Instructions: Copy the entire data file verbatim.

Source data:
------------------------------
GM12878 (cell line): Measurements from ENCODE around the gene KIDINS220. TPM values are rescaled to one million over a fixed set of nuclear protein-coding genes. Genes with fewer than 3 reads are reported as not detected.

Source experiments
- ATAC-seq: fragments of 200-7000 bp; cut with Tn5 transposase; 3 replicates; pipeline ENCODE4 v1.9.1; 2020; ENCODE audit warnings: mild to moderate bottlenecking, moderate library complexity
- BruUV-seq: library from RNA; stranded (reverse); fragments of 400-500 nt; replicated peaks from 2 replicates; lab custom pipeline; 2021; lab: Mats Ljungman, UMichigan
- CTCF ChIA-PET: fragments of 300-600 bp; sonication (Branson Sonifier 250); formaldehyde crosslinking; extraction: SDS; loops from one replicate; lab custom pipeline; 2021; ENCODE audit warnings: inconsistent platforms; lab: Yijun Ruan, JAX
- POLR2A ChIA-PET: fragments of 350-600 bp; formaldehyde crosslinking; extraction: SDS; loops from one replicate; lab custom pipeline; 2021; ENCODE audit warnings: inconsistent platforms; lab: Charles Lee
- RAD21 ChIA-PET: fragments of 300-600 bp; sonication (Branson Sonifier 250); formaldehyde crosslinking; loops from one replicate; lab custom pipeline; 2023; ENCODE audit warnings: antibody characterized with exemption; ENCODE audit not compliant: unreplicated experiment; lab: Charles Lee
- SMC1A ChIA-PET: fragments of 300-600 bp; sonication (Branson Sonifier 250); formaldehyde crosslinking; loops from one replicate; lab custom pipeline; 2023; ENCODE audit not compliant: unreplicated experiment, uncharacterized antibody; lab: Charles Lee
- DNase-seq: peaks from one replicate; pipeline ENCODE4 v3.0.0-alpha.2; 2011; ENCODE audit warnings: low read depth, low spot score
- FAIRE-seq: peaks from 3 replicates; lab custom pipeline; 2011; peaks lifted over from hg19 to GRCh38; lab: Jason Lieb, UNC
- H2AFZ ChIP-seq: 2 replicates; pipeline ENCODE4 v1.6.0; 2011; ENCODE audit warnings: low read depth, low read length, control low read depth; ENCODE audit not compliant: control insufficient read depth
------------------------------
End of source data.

GM12878 (cell line): Measurements from ENCODE around the gene KIDINS220. TPM values are rescaled to one million over a fixed set of nuclear protein-coding genes. Genes with fewer than 3 reads are reported as not detected.

Source experiments
- ATAC-seq: fragments of 200-7000 bp; cut with Tn5 transposase; 3 replicates; pipeline ENCODE4 v1.9.1; 2020; ENCODE audit warnings: mild to moderate bottlenecking, moderate library complexity
- BruUV-seq: library from RNA; stranded (reverse); fragments of 400-500 nt; replicated peaks from 2 replicates; lab custom pipeline; 2021; lab: Mats Ljungman, UMichigan
- CTCF ChIA-PET: fragments of 300-600 bp; sonication (Branson Sonifier 250); formaldehyde crosslinking; extraction: SDS; loops from one replicate; lab custom pipeline; 2021; ENCODE audit warnings: inconsistent platforms; lab: Yijun Ruan, JAX
- POLR2A ChIA-PET: fragments of 350-600 bp; formaldehyde crosslinking; extraction: SDS; loops from one replicate; lab custom pipeline; 2021; ENCODE audit warnings: inconsistent platforms; lab: Charles Lee
- RAD21 ChIA-PET: fragments of 300-600 bp; sonication (Branson Sonifier 250); formaldehyde crosslinking; loops from one replicate; lab custom pipeline; 2023; ENCODE audit warnings: antibody characterized with exemption; ENCODE audit not compliant: unreplicated experiment; lab: Charles Lee
- SMC1A ChIA-PET: fragments of 300-600 bp; sonication (Branson Sonifier 250); formaldehyde crosslinking; loops from one replicate; lab custom pipeline; 2023; ENCODE audit not compliant: unreplicated experiment, uncharacterized antibody; lab: Charles Lee
- DNase-seq: peaks from one replicate; pipeline ENCODE4 v3.0.0-alpha.2; 2011; ENCODE audit warnings: low read depth, low spot score
- FAIRE-seq: peaks from 3 replicates; lab custom pipeline; 2011; peaks lifted over from hg19 to GRCh38; lab: Jason Lieb, UNC
- H2AFZ ChIP-seq: 2 replicates; pipeline ENCODE4 v1.6.0; 2011; ENCODE audit warnings: low read depth, low read length, control low read depth; ENCODE audit not compliant: control insufficient read depth